10:01AM, Friday 17 January 2020
Turning golf course into housing is ‘disgraceful’
Well, we’re probably a year nearer to seeing Brexit done. That has been the question on so many people’s minds.
But, nearer to home, we are a year nearer to the implementation of one of the most appalling and disgraceful decisions ever taken by The Royal Borough of Windsor and Maidenhead’s council – to destroy Maidenhead golf course and put in its place up to 2,300 dwellings.
The golf course has been in existence for well over 100 years since Lord Desborough, the owner of the land, granted a lease to the club.
Regretfully, on his death, much of his land, including that occupied by the golf course, was sold to pay death duties.
As the club were not able to find the money, the land was purchased by your council who granted a lease to the golf club.
The lease expires in 2039.
Now, the council has persuaded the club to relinquish its lease early in exchange for a considerable sum of money.
In practice, the club has very little alternative.
To refuse to leave and wait until the end of their lease would have meant that the club would have finally left with nothing.
The golf club is considering the possibility of using the money to relocate the club by creating a new golf course, probably in Fifield. This will ultimately be decided by a democratic vote by the members of the club.
Whether you have any sympathy for the members of the golf club or not (amazingly, some still consider golf to be an elitist sport), it is indisputable that one of the last significant size parcels of greenbelt land close to the centre of the town, a home to a wonderful habitat of flora and fauna including beautiful wild deer, could be lost.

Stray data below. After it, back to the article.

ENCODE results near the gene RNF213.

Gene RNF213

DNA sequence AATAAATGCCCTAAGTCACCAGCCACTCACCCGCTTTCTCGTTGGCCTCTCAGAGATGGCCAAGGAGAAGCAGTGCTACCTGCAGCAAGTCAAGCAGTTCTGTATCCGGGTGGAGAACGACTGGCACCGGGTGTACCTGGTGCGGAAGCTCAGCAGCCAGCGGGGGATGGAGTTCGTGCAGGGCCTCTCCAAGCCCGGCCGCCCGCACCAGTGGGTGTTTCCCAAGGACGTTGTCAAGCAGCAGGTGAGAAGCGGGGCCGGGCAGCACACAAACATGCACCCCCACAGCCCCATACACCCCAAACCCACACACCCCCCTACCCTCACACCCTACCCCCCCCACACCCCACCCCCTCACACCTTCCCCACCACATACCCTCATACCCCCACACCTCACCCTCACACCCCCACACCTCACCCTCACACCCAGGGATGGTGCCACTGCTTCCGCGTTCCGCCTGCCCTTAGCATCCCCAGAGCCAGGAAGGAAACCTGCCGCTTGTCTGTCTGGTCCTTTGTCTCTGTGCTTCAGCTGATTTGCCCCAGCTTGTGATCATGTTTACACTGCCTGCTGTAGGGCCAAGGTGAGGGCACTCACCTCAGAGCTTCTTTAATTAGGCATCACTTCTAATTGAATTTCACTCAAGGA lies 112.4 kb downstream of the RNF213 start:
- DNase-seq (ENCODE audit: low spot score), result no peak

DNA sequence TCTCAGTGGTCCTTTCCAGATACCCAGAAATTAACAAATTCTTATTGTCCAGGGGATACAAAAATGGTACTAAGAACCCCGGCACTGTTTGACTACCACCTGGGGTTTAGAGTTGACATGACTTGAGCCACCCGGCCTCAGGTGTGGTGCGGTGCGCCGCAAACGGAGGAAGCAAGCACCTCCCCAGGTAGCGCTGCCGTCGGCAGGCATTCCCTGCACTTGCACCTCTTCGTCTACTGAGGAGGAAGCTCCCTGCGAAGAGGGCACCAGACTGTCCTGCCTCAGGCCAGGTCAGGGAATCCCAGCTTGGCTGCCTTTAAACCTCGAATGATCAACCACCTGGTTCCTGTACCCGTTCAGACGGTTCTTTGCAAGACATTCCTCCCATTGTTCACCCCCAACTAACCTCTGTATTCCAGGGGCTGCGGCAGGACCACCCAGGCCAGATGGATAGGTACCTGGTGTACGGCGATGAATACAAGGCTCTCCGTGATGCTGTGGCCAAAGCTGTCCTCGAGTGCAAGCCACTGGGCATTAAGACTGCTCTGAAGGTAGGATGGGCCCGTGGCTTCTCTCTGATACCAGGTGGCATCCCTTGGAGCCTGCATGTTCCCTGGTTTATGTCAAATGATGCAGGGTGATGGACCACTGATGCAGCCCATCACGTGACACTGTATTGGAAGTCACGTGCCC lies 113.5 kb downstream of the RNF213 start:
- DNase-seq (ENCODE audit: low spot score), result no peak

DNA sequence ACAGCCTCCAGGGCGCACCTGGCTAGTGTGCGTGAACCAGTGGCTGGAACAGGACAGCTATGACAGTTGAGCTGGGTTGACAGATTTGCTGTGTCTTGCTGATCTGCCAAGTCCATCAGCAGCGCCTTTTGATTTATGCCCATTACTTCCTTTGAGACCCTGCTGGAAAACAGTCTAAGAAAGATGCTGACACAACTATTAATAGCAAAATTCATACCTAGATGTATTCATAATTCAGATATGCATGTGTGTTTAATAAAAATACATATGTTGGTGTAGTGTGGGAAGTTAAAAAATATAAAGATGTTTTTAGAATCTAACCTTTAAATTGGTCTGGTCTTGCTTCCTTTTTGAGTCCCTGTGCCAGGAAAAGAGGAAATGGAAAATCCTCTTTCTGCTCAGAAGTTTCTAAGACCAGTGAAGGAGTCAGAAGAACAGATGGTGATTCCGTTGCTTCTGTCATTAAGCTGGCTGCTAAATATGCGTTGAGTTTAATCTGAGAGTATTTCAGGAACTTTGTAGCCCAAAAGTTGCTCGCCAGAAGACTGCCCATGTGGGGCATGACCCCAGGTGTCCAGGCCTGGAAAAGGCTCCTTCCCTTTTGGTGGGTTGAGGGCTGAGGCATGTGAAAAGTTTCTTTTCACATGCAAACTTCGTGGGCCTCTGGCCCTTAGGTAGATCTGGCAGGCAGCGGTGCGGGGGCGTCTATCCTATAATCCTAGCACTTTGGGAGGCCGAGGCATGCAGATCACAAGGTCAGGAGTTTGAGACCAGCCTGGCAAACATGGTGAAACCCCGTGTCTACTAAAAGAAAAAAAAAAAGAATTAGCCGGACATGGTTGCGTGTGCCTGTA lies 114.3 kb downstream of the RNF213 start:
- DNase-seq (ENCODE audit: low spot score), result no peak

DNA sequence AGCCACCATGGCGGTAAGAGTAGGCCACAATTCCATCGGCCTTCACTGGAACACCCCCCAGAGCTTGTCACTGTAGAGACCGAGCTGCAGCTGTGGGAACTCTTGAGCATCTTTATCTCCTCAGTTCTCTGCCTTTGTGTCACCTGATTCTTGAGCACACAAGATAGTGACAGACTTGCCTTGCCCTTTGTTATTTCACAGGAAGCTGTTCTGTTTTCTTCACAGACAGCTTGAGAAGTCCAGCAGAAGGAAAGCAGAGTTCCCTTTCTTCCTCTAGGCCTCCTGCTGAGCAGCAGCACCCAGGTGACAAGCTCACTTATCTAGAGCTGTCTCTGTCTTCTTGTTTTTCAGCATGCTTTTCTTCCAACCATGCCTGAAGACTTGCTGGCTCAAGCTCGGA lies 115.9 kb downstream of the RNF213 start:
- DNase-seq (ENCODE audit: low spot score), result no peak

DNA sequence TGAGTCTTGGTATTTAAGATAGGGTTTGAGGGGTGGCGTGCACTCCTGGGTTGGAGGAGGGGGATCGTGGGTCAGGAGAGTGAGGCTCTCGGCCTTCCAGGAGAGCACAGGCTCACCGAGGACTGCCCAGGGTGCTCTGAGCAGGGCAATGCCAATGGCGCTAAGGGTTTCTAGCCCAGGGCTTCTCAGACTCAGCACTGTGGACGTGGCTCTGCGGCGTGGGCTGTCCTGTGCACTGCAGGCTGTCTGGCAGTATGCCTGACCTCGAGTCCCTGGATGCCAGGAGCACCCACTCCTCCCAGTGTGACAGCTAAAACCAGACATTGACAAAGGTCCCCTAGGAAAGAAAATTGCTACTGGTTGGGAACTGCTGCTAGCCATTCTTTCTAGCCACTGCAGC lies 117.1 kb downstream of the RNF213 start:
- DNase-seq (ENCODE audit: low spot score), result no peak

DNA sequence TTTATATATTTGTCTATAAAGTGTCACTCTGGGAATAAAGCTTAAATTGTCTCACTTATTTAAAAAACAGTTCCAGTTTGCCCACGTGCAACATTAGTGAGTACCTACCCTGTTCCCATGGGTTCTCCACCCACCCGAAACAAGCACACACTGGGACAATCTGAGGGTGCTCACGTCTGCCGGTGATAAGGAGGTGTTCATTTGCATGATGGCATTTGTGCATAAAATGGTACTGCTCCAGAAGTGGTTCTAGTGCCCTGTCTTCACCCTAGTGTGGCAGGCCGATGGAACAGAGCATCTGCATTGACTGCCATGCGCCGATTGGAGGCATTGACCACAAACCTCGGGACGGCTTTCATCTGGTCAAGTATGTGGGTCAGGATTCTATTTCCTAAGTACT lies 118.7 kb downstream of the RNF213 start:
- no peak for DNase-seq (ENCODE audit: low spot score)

It has been said that the site will be developed sympathetically, it covers about 130 acres, so 2,300 new dwellings on a site of 130 acres works out at about 18 dwellings per acre.
That doesn’t leave much room, particularly after allowing for roads and the proposed new school, for trees or fauna.
Will the animals that have lived in harmony with us for countless years survive? You don’t have to be a genius to work out the answer.
In what is frequently referred to by us as The Third World, in places such as Borneo, Madagascar, Sumatra, Brazil etc, it is recognised that the destruction of the habitat has to be stopped and their governments are finally taking steps to do so. Is it too much to hope that, in what is supposed to be a civilised country, your elected council cannot have the same foresight?
Or, in a very short time, and we are talking of as little as five years if the council have their way, will your children or grandchildren be asking; “Why didn’t you do something about it?”.
Ray Park Road
Hard to see where town centre square will be
Christmas is well and truly over and town centre residents are once again enduring daily construction noise and disruption.
The concrete structures fronting Park Street and St Ives Road rise ever taller into the sky. However, in the midst of these new buildings will be the new attractive town centre focal point and square, which we have been promised.
It is a little difficult at present to see exactly where it will be, but I am sure all will be revealed
Perhaps former council leader Simon Dudley could perform the opening ceremony.
Maidenhead becoming ‘a concrete carbuncle’
An interesting letter from Richard Davenport (Viewpoint, January 9) where he mentions enhancing biodiversity.
The walk between the library and York Road had laid a bank of wildlife and wild plants – maybe too many weeds but they supported little insects and butterflies.
I now see that the area has now been turfed by grass.
Does this council or Maidenhead Waterways project understand biodiversity ?
Maidenhead is becoming a concrete carbuncle – as life becomes torn out of its centre.
We must look at some way of bringing constant green thinking into this council.
Cox Green Lane
So many to thank for Christmas Day lunch
On behalf of Churches Together in Maidenhead, I wish to thank the Maidenhead Advertiser for running the Christmas Cracker Appeal and for the excellent coverage of our event in the Advertiser last week.
Our Christmas Day lunch at SportsAble is for people who would otherwise be alone at Christmas and it would not have taken place without the commitment and support of many volunteers on the day and also financial contributors including The Maidenhead Advertiser Christmas Cracker Appeal; Waitrose Maidenhead Community Matters at Christmas; The Cherry Pickers (formerly Kaffirs) of Cookham Dean; The Lions Club of Maidenhead; The Rotary Club of Maidenhead Thames; The Fabulous Shirtlifters; and The Tuesday Singers.
We thank them all very warmly for their support.